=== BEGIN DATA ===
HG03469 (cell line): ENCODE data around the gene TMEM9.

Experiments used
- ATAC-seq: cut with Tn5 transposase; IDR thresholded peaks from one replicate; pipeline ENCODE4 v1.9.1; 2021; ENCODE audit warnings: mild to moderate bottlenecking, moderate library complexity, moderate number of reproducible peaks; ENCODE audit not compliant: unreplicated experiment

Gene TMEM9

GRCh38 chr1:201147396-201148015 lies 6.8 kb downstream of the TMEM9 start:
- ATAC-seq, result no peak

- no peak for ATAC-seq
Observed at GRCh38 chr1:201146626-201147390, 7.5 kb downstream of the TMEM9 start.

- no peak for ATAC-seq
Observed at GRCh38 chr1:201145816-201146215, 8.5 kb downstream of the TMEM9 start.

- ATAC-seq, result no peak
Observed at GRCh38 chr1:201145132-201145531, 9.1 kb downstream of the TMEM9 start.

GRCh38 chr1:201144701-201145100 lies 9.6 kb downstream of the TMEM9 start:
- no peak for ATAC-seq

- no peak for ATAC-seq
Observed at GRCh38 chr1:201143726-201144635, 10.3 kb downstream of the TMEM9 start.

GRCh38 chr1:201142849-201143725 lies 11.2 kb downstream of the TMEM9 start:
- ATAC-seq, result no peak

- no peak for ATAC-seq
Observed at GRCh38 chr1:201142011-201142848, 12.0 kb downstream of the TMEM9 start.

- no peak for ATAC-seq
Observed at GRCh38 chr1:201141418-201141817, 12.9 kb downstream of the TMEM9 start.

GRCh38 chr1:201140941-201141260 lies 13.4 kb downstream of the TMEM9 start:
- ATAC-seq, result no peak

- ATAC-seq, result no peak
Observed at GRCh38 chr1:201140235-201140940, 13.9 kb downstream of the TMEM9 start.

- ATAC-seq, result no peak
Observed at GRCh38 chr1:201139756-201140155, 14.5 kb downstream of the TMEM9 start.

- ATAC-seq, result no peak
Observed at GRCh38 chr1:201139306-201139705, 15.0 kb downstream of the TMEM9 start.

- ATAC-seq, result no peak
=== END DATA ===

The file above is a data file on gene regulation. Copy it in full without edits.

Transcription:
HG03469 (cell line): ENCODE data around the gene TMEM9.

Experiments used
- ATAC-seq: cut with Tn5 transposase; IDR thresholded peaks from one replicate; pipeline ENCODE4 v1.9.1; 2021; ENCODE audit warnings: mild to moderate bottlenecking, moderate library complexity, moderate number of reproducible peaks; ENCODE audit not compliant: unreplicated experiment

Gene TMEM9

GRCh38 chr1:201147396-201148015 lies 6.8 kb downstream of the TMEM9 start:
- ATAC-seq, result no peak

- no peak for ATAC-seq
Observed at GRCh38 chr1:201146626-201147390, 7.5 kb downstream of the TMEM9 start.

- no peak for ATAC-seq
Observed at GRCh38 chr1:201145816-201146215, 8.5 kb downstream of the TMEM9 start.

- ATAC-seq, result no peak
Observed at GRCh38 chr1:201145132-201145531, 9.1 kb downstream of the TMEM9 start.

GRCh38 chr1:201144701-201145100 lies 9.6 kb downstream of the TMEM9 start:
- no peak for ATAC-seq

- no peak for ATAC-seq
Observed at GRCh38 chr1:201143726-201144635, 10.3 kb downstream of the TMEM9 start.

GRCh38 chr1:201142849-201143725 lies 11.2 kb downstream of the TMEM9 start:
- ATAC-seq, result no peak

- no peak for ATAC-seq
Observed at GRCh38 chr1:201142011-201142848, 12.0 kb downstream of the TMEM9 start.

- no peak for ATAC-seq
Observed at GRCh38 chr1:201141418-201141817, 12.9 kb downstream of the TMEM9 start.

GRCh38 chr1:201140941-201141260 lies 13.4 kb downstream of the TMEM9 start:
- ATAC-seq, result no peak

- ATAC-seq, result no peak
Observed at GRCh38 chr1:201140235-201140940, 13.9 kb downstream of the TMEM9 start.

- ATAC-seq, result no peak
Observed at GRCh38 chr1:201139756-201140155, 14.5 kb downstream of the TMEM9 start.

- ATAC-seq, result no peak
Observed at GRCh38 chr1:201139306-201139705, 15.0 kb downstream of the TMEM9 start.

- ATAC-seq, result no peak